And all this market reversal, coinciding with a contraction in Chinese economic growth? And the latter has nothing to do with the two former trends? Internal political Chinese clampdown with capital flight? (And, one ought to add, Trump's tariff protectionist threats against Chinase chief trade partner, the US.)

I don't think so.

Has anybody got something macro and illuminating to contextualize the foregoing?

In RE, as in all investing, the trend is your friend when you stay on the right side of it. (And going against the trend is like not being King Canuute and his tides.)

Here are a collection of Googled-up headlines from economic news illustrating my claims:

https://www.zerohedge.com/news/2014-...ow-enabling-it
Apr 3, 2014 ... In fact, in some cases large chunks of land are actually being given to them. Yes, you read that correctly. China is on the way to becoming the ...
China is the SECRET Behind the US & Canada Real Estate BUBBLE!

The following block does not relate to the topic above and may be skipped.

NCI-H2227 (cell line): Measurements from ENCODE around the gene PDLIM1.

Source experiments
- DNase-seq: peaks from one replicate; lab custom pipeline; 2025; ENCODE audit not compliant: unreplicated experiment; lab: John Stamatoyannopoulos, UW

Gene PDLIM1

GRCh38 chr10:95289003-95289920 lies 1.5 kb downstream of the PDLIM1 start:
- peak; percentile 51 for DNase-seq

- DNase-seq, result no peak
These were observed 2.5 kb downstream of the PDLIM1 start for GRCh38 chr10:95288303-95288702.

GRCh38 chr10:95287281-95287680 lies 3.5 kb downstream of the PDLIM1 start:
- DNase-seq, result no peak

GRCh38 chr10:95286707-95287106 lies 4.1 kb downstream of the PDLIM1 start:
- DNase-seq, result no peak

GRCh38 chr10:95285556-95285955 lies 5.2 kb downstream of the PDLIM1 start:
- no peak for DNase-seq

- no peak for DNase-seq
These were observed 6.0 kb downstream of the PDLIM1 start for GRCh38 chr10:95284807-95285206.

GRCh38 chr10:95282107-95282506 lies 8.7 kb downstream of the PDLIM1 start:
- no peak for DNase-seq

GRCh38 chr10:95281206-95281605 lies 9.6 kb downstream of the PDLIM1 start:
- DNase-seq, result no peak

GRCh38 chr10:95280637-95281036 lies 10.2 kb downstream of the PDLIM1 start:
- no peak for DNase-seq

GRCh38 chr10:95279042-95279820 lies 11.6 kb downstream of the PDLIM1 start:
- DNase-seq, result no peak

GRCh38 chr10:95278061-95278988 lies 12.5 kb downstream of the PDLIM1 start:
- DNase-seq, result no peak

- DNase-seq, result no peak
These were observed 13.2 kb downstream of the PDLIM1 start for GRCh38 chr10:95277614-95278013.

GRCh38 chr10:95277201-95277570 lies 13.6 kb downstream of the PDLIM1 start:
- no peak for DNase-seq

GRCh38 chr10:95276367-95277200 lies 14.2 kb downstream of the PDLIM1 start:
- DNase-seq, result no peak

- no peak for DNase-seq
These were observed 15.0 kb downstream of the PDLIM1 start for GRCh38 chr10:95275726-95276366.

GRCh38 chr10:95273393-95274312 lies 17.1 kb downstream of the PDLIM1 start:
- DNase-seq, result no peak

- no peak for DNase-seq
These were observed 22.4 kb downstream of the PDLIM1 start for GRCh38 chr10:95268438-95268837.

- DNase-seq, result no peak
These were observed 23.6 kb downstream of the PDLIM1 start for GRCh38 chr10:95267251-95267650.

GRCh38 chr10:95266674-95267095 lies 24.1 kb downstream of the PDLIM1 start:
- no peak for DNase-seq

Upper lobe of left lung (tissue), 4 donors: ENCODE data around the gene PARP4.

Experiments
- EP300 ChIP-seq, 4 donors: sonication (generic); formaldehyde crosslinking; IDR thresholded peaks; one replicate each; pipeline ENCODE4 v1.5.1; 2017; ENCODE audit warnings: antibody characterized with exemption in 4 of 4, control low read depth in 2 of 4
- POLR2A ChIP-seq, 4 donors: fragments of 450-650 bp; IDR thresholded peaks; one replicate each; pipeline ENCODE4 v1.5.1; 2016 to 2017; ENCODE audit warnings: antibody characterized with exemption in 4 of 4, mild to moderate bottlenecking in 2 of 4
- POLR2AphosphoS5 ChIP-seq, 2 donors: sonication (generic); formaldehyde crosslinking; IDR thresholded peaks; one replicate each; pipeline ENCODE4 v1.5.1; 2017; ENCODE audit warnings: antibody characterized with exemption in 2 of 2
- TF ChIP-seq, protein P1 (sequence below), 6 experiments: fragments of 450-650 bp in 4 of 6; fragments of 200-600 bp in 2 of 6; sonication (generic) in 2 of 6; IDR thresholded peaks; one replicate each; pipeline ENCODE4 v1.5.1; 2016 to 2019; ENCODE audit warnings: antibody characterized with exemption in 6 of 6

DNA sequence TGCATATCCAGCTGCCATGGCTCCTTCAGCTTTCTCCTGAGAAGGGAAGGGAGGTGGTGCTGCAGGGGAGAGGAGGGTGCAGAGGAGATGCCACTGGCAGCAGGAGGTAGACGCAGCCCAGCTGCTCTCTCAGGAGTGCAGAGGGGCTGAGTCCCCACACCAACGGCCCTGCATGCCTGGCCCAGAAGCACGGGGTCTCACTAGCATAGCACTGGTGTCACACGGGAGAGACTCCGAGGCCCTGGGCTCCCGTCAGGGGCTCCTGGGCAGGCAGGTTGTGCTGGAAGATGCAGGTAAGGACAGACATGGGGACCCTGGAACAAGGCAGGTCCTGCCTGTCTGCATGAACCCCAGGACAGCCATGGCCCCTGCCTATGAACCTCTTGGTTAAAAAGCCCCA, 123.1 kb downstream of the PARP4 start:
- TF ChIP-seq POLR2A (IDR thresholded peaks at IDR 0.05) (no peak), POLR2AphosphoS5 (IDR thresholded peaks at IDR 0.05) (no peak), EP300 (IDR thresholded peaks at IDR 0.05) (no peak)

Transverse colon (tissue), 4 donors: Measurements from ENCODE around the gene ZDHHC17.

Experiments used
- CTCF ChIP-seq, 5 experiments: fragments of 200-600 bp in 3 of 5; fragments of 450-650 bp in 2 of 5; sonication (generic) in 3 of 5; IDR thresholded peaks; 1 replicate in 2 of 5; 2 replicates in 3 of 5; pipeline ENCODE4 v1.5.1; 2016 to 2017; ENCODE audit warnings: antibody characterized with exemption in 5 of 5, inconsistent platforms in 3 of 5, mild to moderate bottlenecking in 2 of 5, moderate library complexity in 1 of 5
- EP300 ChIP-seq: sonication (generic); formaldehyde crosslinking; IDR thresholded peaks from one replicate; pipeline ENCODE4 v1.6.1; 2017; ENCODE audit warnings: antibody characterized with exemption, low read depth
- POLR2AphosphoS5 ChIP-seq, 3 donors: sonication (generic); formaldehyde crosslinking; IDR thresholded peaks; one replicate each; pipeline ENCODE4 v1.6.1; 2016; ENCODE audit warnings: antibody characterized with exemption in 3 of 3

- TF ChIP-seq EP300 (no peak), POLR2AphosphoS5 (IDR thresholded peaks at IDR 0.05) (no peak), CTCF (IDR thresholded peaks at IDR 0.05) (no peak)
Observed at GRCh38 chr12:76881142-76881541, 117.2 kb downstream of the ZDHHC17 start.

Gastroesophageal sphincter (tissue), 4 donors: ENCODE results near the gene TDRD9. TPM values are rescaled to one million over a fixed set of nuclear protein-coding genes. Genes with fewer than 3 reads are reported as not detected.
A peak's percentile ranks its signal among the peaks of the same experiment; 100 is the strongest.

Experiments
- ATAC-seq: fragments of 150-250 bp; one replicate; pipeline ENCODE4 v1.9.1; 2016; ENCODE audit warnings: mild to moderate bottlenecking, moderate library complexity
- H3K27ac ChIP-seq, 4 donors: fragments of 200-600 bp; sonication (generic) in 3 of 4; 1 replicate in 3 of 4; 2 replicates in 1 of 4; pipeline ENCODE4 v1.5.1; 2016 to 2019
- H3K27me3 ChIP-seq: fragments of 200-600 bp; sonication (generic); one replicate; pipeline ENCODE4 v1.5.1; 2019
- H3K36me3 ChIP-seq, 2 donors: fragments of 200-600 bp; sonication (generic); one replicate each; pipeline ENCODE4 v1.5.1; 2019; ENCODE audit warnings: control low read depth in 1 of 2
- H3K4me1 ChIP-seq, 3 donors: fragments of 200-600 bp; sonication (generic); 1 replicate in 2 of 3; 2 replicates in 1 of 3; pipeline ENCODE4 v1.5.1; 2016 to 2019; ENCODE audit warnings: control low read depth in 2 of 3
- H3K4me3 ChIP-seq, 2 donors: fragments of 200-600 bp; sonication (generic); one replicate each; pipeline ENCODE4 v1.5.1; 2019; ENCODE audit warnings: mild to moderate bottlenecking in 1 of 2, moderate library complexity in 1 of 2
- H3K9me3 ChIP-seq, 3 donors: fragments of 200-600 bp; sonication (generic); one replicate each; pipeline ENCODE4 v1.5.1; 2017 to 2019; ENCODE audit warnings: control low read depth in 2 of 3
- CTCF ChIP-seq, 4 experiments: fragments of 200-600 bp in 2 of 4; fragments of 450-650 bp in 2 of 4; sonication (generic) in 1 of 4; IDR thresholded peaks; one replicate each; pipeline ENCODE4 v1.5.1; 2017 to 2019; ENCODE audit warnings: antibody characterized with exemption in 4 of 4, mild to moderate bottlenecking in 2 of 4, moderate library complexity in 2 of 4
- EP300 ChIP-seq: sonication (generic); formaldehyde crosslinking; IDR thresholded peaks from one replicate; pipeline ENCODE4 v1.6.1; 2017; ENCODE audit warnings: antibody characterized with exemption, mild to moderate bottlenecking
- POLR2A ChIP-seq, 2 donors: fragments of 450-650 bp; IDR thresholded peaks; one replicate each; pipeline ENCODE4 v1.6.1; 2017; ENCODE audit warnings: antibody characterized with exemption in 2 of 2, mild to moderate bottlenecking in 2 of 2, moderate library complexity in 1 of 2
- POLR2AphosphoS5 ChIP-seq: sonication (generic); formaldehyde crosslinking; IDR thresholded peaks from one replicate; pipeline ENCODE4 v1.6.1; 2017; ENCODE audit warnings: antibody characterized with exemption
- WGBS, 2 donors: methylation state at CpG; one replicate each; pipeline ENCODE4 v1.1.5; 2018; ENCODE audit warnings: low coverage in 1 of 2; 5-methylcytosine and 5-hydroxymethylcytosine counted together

Mar 30, 2016
...
Western Cities Want to Slow Flood of Chinese Home Buying ...
https://www.wsj.com/articles/western...rks-1528294587
Jun 6, 2018 ... The hot pursuit of places to park money abroad by Chinese investors drove an estimated $100 billion in property purchases outside China in ...
Look Out Manhattan - Chinese Foreign Real-Estate Spending ...
https://www.zerohedge.com/news/2017-...ing-plunges-82
Aug 11, 2017 ... “According to official data, outbound investment by China's real estate sector fell 82% year-on-year in the first half, to comprise just 2% of all ...
...
Stevenson-Yang Warns "China Is About To Hit A Wall" | Zero Hedge
https://www.zerohedge.com/news/2017-...about-hit-wall
...
Aug 28, 2017 ... Everyone in China – from the government at every level to the people who work in banks, construction companies and real estate companies .
...
Chinese Firms Are Net Sellers Of U.S. Commercial Real Estate ...
https://www.zerohedge.com/news/2018-...irst-time-2008
Jul 26, 2018 ... “The China-US outbound cross-border real estate climate has been negatively impacted by the geopolitical climate,” said David Blumenfeld,